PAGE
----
There’s a lot to see in Catalonia. From the high peaks of the Pyrenees to the twisting backstreets of Barcelona (where a chance detour can lead to colorful street performers or millennia-old Roman walls), Spain’s northeastern corner offers an incredible range of hidden highlights and insider secrets. Here are a few of our favorites.
The otherworldly rock formations of Montserrat, a towering saw-tooth mountain at the heart of Catalonia, conceal a mysterious chapter of Spanish history. Here, the Santa Maria de Montserrat monastery clings to the steep slopes of the mountain. Notable for many things—its boys’ choir is renowned and its publishing house is one of the world’s oldest—it’s best-known for a three-foot tall statue of the Virgin Mary that sits in its chapel. This Virgin of Montserrat is (affectionately called “La Madonna Negra” by locals) is notable for being depicted with coal-black skin. Though in keeping with Byzantine and Romanesque styles, tradition claims that the statue was carved in Jerusalem during the earliest days of the church. Conversely, some art historians claim that it was patterned off of the Egyptian goddess Isis. Whatever its origins, it has taken on a special significance in Catalan culture; today, “Mare de Déu de Montserrat” is the patron saint of Catalonia.
It’s well known that Salvador Dalí was born in Catalonia. While tourists flock to his birthplace in Figueres (where the surrealist created his magnum opus—an elaborate “theatre-museum”), fewer people discover his connection to the coastal town of Cadaqués. And that’s a shame, because it’s where the artist learned to paint. As a teen, Dalí took a summer painting class in Cadaqués while vacationing with his parents. The Costa Brava’s seascapes made quite an impression on him—art experts claim to recognize its coves, sea stacks, and promontories in much of his later work. Dalí returned to Cadaqués many times in his career, bringing with him luminaries like Pablo Picasso, Juan Miró, and Marcel Duchamp. After World War II, he built his home in the nearby town of Port Lligat—today, you can still visit his studio there.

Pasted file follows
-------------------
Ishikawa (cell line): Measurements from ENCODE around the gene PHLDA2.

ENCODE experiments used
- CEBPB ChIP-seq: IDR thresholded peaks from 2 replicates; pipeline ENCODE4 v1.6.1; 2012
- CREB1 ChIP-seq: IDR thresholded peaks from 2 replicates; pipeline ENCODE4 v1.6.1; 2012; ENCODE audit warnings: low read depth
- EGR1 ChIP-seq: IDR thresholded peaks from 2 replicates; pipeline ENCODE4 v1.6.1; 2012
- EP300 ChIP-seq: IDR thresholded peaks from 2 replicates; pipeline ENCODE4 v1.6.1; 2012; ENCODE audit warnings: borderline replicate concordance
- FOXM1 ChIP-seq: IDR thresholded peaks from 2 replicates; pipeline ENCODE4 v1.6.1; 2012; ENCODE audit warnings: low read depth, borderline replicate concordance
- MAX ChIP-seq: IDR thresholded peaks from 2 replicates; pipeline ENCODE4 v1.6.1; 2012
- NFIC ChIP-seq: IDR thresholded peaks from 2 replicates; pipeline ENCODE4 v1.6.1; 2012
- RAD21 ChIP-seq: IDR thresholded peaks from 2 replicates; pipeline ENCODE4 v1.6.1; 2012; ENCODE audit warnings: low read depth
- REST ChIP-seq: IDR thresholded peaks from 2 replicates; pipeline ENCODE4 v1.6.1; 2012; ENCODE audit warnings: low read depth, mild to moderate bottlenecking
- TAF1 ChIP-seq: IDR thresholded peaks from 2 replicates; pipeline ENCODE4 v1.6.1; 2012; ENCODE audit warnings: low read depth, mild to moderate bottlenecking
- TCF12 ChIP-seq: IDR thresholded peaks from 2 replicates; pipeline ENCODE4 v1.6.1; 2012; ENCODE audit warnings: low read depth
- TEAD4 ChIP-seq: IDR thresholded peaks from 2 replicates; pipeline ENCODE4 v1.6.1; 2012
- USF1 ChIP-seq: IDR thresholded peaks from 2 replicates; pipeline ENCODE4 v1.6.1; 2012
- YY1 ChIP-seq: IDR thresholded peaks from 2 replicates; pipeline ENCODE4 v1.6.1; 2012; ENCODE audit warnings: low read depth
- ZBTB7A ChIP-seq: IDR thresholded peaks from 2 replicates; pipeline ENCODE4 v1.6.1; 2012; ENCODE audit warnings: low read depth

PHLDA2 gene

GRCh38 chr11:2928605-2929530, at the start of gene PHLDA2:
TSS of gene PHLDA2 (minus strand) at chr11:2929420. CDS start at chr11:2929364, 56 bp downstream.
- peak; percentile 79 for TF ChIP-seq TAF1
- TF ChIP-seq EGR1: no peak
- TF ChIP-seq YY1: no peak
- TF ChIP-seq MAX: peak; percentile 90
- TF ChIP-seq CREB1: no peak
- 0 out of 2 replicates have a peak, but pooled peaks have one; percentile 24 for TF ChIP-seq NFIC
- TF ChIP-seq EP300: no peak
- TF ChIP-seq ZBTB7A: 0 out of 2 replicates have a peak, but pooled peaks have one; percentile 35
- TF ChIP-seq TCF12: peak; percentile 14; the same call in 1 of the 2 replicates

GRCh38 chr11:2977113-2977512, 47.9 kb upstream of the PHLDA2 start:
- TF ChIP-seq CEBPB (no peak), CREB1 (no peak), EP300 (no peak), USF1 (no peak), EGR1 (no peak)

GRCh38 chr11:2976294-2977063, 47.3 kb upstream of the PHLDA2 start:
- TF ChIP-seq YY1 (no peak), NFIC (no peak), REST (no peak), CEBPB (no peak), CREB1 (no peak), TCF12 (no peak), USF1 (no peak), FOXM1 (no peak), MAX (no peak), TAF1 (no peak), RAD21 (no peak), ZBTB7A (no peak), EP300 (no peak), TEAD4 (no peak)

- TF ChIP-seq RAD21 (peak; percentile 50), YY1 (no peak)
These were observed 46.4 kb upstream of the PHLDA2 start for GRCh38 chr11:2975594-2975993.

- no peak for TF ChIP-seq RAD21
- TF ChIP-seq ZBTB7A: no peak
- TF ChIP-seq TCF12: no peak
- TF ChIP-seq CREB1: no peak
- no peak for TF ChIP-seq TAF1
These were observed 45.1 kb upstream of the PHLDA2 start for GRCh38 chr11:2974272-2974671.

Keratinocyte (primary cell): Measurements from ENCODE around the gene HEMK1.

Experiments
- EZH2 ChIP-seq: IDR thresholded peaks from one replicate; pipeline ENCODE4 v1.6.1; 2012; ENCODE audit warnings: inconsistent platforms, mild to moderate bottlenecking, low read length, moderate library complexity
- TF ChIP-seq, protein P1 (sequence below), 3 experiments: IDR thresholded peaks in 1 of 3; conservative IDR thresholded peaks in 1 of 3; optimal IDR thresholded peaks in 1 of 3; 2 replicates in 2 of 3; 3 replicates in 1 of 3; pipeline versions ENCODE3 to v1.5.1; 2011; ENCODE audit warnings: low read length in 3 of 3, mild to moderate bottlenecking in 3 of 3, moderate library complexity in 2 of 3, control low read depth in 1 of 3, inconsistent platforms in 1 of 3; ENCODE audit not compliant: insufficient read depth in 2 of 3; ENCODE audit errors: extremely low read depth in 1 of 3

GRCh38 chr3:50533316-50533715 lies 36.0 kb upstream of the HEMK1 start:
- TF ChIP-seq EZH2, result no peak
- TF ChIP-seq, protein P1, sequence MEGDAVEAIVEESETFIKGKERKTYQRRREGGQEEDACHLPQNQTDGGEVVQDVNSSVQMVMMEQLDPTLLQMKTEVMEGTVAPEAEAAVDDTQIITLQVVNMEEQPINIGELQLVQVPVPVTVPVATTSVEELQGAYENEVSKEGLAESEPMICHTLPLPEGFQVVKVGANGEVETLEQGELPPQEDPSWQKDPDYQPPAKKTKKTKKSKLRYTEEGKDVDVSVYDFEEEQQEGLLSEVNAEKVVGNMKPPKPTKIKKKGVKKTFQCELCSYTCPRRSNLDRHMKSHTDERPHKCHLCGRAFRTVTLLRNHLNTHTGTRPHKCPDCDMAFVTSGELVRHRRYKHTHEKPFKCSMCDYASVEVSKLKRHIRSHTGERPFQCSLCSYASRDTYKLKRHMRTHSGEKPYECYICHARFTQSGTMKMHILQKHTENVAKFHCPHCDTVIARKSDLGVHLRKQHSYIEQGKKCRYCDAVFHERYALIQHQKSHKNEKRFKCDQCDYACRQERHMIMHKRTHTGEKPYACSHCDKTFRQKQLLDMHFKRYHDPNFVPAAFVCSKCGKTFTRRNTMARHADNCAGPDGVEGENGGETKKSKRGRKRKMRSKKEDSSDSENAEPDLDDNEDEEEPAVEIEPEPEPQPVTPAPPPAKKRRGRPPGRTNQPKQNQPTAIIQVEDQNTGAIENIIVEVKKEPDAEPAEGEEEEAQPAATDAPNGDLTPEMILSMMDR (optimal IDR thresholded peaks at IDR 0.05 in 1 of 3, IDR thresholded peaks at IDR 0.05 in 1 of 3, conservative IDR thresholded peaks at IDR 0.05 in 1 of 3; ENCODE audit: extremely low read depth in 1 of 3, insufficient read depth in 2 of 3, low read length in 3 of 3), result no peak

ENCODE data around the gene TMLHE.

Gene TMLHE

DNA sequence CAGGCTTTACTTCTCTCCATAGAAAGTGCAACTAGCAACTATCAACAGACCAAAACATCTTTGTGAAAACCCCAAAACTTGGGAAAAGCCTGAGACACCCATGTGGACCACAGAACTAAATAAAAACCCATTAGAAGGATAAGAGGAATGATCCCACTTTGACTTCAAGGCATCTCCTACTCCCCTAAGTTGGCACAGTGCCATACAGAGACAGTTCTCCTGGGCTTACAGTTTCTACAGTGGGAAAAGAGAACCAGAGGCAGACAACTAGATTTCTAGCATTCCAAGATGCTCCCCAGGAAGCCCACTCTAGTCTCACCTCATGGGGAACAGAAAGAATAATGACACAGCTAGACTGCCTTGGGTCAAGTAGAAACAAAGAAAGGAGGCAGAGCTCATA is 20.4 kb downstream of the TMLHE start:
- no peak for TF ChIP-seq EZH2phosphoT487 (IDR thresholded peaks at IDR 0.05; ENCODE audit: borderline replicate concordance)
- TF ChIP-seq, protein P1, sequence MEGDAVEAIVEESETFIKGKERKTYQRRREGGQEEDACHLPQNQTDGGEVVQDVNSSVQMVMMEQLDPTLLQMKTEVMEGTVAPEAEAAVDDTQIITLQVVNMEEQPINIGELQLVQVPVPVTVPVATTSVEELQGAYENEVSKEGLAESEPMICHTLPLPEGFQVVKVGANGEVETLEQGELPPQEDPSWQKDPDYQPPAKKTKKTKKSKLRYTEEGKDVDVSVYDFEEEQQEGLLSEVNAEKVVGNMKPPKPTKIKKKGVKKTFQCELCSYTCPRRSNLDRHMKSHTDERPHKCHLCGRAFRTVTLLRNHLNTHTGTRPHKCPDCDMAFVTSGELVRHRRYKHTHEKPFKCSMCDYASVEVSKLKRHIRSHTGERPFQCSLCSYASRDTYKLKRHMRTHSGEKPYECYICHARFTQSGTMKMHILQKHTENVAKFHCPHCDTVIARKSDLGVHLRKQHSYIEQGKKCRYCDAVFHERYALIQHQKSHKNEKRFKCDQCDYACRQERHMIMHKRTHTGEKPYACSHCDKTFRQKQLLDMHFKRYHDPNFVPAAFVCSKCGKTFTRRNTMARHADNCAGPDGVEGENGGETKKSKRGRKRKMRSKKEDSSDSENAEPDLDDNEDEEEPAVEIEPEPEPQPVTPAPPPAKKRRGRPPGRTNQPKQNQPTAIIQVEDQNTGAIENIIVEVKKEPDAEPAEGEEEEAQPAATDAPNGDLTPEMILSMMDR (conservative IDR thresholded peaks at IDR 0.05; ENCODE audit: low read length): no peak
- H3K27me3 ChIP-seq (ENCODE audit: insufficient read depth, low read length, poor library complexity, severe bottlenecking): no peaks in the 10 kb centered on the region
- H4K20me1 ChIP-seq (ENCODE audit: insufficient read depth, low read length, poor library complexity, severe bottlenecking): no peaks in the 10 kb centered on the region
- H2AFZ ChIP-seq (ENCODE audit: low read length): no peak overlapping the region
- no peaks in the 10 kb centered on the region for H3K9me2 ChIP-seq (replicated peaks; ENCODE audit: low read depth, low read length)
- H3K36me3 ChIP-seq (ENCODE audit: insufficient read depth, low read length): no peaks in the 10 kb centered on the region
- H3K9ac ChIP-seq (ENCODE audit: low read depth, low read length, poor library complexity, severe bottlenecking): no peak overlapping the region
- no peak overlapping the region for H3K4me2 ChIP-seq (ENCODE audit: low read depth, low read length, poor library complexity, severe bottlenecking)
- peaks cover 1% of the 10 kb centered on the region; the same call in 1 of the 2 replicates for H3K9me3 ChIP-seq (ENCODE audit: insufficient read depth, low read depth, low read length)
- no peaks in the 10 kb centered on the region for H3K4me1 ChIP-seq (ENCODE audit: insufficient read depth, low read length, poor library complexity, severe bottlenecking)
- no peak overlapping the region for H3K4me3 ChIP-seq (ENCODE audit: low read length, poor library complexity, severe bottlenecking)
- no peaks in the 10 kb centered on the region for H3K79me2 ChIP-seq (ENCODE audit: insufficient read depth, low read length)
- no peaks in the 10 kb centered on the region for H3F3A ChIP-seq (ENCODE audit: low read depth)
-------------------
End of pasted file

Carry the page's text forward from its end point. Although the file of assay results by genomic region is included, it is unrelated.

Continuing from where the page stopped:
For just over two decades (sadly ending in 2011), elBulli was the ne plus ultra of molecular gastronomy—a tiny restaurant with a massive reputation. Located on an island off the coast of Roses (on the northern tip of the Costa Brava), Chef Ferran Adrià’s avant garde eatery was awarded three Michelin stars and crowned “the world’s best restaurant” by publications ranging from Vanity Fair to the Guardian. Though today it’s closed to the public (having been converted into a nonprofit foundation), its influence on Catalan’s thriving culinary scene is obvious. From his many executive and sous chefs that have opened their own restaurants to the countless graduates of Adrià’s cooking classes and workshops, the region has a wealth of creative and sophisticated chefs that rival Paris or New York.
Many travelers have heard of Barcelona’s festive streets, the Costa Brava’s fishing villages, and the mountain towns of the Pyrenees, but fewer are aware of Catalonia’s volcanoes. In the central portion of the province, near the town of Santa Pau, Garrotxa Volcanic Zone Natural Park is home to 30 dormant cinder cones which last erupted only 11,000 years ago. This unique geology (there is no other region like it in Europe) has resulted in rich soils of ochre and black lava, which contrast beautifully with the region’s beech forests and verdant meadows. The park hosts over a thousand plant species, as well as animals ranging from wild boar to foxes, rabbits, weasels, and hedgehogs.
Just up the coast from the town of L’Escala, the Costa Brava hides one of the most monumental feats of ancient engineering on the Iberian Peninsula. The ancient town of Empúries was founded in 575 B.C. by Greek colonists from the town of Phocaea. It became the springboard for the Roman conquest of Hispania and grew to be a thriving port city, with a massive breakwater, walled Roman precinct, acropolis, and paleo-Christian basilica. Rediscovered in 1908, it’s estimated that only about 20% of the remarkably preserved city has been uncovered, with lots more hidden beneath the dunes.
Though the Rioja region may get all the press, Catalonia has quietly established itself as one of the top wine regions in the world. First arriving on the world winemaking stage in 1979 (when a blended bottle of Torres wine won the Bordeaux category at the Gault Millau Wine Olympics), Catalan wine has a reputation for being full-bodied, minerally, and deep. Acclaimed regions like Priorat, Emporda, and Montsant produce a range of varietals. But perhaps Catalonia’s best known creation is Cava, a delicious sparkling wine renowned since the 1800’s.